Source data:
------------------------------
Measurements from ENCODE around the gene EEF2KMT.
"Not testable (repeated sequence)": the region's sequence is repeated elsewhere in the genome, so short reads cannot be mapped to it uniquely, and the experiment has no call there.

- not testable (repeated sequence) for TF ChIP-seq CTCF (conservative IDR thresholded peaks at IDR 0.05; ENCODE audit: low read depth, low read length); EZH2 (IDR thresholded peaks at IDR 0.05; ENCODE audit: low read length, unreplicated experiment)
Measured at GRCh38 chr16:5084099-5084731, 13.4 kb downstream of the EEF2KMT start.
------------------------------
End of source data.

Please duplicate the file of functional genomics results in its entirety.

Measurements from ENCODE around the gene EEF2KMT.
"Not testable (repeated sequence)": the region's sequence is repeated elsewhere in the genome, so short reads cannot be mapped to it uniquely, and the experiment has no call there.

- not testable (repeated sequence) for TF ChIP-seq CTCF (conservative IDR thresholded peaks at IDR 0.05; ENCODE audit: low read depth, low read length); EZH2 (IDR thresholded peaks at IDR 0.05; ENCODE audit: low read length, unreplicated experiment)
Measured at GRCh38 chr16:5084099-5084731, 13.4 kb downstream of the EEF2KMT start.